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Palit Radeon HD 4870 Sonic Dual Edition
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by Rob Williams on October 7, 2008 in AMD-Based GPU

It’s no secret that the HD 4870 is one of the best overall GPUs on the market right now, but with so much selection from vendors, it’s hard to choose the “best” one. Palit has a definite winner with their Sonic Dual Edition though. It’s pre-overclocked, runs 20°C cooler than the reference design and carries no cost premium.

Crysis Warhead

As PC enthusiasts, we tend to be drawn to games that offer spectacular graphics… titles that help reaffirm your belief that shelling out lots of cash for that high-end monitor and PC was well worth it. But it’s rare when a game comes along that is so visually-demanding, it’s unable to run fully maxed out on even the highest-end systems on the market. In the case of the original Crysis, it’s easy to see that’s what Crytek was going for.

Funny enough, even though Crysis was released close to a year ago, the game today still has difficulty running at 2560×1600 with full detail settings – and that’s even with overlooking the use of anti-aliasing! Luckily, Warhead is better optimized and will run smoother on almost any GPU, despite looking just as gorgeous as its predecessor, as you can see in the screenshot below.

The game includes four basic profiles to help you adjust the settings based on how good your system is. These include Entry, Mainstream, Gamer and Enthusiast – the latter of which is for the biggest of systems out there, unless you have a sweet graphics card and are only running 1680×1050. We run our tests at the Gamer setting as it’s very demanding on any current GPU and is a proper baseline of the level of detail that hardcore gamers would demand from the game.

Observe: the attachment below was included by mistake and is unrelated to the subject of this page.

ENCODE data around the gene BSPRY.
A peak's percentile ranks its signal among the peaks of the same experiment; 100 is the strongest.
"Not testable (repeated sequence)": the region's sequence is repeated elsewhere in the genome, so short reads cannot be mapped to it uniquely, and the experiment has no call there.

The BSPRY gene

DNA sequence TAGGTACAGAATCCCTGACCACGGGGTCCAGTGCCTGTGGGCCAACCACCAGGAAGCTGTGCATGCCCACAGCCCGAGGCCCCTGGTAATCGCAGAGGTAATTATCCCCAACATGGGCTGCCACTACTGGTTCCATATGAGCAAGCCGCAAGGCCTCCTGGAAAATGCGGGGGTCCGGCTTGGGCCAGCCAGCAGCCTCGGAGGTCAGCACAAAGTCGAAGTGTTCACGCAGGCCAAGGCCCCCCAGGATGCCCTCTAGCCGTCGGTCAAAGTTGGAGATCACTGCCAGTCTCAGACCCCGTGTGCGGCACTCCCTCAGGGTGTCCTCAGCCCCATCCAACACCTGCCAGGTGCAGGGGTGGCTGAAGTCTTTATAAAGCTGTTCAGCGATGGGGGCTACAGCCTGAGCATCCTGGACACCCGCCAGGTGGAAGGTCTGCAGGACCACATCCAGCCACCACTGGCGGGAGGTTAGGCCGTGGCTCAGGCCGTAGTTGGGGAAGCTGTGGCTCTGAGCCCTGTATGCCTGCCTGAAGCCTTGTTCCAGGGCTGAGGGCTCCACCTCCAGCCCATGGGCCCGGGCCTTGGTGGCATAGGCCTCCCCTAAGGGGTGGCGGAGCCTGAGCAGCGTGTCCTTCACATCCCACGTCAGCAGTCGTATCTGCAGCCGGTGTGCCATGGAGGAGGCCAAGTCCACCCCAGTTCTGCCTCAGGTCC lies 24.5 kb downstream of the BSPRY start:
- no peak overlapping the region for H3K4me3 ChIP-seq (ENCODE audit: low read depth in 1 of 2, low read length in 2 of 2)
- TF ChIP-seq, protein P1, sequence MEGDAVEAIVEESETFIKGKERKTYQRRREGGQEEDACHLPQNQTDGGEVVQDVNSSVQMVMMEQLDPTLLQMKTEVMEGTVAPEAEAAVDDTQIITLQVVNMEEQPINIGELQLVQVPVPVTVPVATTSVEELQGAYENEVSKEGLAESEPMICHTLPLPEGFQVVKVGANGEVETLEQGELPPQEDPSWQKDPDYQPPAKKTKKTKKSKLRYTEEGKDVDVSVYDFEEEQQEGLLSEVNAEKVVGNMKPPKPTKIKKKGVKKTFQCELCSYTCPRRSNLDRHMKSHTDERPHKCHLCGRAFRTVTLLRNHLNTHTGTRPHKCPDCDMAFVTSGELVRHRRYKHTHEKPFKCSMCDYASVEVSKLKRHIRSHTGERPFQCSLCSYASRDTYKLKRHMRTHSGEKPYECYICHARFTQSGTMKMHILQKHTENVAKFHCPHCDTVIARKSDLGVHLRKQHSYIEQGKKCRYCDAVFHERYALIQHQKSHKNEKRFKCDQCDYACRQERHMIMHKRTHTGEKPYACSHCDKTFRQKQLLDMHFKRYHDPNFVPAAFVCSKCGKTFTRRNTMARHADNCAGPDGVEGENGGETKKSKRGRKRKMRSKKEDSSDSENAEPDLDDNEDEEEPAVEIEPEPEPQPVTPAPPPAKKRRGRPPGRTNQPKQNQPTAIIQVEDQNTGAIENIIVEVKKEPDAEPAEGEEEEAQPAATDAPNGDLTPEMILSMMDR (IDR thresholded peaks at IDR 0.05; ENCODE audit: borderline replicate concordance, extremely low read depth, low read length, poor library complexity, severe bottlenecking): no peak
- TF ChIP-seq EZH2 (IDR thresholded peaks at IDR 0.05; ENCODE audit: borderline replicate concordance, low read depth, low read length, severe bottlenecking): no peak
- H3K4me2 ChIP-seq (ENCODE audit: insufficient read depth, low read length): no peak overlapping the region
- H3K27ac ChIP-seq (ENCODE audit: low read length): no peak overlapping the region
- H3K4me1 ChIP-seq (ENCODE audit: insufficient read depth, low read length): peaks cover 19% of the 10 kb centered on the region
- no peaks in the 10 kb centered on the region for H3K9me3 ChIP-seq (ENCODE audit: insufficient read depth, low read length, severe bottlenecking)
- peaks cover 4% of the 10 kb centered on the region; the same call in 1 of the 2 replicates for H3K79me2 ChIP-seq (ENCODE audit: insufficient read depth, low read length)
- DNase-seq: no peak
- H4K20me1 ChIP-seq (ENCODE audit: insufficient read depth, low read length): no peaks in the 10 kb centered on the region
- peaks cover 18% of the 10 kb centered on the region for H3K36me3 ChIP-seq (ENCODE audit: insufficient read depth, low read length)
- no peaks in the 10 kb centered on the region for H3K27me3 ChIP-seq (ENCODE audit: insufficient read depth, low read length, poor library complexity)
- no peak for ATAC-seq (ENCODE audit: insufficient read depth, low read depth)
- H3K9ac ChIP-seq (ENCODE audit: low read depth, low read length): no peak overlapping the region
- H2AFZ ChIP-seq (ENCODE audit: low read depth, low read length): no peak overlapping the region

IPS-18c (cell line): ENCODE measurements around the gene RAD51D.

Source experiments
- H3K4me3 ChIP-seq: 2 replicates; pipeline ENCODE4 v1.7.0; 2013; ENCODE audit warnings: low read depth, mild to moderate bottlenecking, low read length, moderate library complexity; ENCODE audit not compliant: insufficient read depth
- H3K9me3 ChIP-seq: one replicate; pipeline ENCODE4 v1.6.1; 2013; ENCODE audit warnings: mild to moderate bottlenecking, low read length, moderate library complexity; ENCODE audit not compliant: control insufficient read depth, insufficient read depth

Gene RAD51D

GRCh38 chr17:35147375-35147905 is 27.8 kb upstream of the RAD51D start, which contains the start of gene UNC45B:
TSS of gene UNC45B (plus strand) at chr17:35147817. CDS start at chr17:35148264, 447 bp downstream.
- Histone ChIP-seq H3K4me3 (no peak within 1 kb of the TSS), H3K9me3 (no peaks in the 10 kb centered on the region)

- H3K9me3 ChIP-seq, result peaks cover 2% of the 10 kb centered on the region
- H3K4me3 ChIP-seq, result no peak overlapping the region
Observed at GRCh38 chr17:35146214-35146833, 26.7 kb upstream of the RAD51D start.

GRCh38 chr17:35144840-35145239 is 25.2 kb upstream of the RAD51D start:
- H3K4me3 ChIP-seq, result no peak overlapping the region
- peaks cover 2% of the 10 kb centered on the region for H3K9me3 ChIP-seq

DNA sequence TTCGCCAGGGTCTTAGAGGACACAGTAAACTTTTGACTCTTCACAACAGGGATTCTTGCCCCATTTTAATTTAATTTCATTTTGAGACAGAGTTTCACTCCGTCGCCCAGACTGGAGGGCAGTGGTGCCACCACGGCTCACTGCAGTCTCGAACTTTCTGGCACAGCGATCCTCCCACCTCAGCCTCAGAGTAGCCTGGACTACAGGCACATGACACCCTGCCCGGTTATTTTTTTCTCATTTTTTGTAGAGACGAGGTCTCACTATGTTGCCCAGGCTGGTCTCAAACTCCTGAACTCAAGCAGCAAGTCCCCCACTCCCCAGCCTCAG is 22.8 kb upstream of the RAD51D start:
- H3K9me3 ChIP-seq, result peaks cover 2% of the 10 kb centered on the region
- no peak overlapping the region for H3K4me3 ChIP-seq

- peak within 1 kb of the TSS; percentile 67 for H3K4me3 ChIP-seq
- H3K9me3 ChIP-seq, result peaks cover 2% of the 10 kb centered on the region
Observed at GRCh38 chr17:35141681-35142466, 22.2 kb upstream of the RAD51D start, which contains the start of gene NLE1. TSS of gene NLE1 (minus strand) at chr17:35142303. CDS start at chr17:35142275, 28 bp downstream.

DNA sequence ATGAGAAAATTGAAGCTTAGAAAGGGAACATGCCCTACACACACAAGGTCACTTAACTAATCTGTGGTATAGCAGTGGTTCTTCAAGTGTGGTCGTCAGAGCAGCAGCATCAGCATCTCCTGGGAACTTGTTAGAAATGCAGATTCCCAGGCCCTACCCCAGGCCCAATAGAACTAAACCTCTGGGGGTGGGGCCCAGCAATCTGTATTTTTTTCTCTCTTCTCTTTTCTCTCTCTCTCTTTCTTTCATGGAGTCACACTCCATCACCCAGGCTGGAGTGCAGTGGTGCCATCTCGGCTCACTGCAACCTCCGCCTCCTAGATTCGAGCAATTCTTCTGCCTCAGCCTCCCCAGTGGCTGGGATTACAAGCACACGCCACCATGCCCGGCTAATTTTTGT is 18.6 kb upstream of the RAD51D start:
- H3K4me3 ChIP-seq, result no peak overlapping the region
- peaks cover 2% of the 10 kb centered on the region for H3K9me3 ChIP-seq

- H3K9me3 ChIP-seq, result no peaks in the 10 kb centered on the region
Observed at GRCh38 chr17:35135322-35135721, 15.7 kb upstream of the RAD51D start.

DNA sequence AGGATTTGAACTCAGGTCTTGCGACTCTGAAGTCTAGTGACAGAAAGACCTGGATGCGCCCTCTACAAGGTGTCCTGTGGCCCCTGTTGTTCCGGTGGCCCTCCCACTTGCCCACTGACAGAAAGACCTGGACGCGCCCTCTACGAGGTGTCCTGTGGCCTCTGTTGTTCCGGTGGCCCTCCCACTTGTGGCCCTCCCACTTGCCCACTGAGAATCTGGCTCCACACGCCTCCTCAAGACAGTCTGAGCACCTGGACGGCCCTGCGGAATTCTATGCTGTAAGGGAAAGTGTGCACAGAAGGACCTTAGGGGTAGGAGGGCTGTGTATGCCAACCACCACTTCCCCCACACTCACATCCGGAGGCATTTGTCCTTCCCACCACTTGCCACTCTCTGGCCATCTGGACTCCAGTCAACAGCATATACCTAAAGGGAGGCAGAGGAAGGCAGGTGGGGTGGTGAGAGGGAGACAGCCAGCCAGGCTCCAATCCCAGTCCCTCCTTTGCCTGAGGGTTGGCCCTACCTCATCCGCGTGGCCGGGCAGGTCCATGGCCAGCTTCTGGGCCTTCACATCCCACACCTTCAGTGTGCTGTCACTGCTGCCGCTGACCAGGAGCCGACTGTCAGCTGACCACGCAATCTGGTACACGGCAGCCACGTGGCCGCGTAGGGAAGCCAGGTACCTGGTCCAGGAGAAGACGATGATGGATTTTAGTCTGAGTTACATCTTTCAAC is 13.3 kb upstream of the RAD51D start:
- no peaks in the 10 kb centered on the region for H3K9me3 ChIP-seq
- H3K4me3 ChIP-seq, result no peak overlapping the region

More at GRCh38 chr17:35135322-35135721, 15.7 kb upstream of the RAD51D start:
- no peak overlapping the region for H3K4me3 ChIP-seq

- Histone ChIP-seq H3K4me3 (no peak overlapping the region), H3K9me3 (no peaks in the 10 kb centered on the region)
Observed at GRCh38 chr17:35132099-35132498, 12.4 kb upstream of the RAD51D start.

Palit’s overclocked HD 4870 has no trouble beating out the stock-clocked version, although the differences are minor. For Crysis to be enjoyable, the game should deliver at least 30 FPS, which we came very close to hitting at 1920×1200 with this card.

Graphics Card
Best Playable
Avg. FPS
Palit HD 4870 X2 2GB
2560×1600, Gamer, 0xAA
31.382 FPS
Palit 9800 GX2 1GB
2560×1600, Mainstream, 0xAA
50.550 FPS
Palit GTX 280 1GB
2560×1600, Mainstream, 0xAA
46.038 FPS
Palit HD 4870 512MB Sonic
2560×1600, Mainstream, 0xAA
34.471 FPS
Palit HD 4870 512MB
2560×1600, Mainstream, 0xAA
32.973 FPS
ASUS 9800 GTX 512MB
2560×1600, Mainstream, 0xAA
30.840 FPS
ASUS HD 4850 512MB
2560×1600, Mainstream, 0xAA
26.530 FPS
Gigabyte 9600 GT 512MB
1920×1200, Mainstream, 0xAA
31.979 FPS

Although the Gamer profile delivers some sharp looking graphics, shifting to Mainstream doubled the output of our HD 4870 Sonic and allowed us to run the game at 2560×1600 with a comfortable 34 FPS on average The only GPU to date that’s capable of running that resolution along with the Gamer setting is ATI’s HD 4870 X2. Using two HD 4870s in Crossfire mode would offer similar results.


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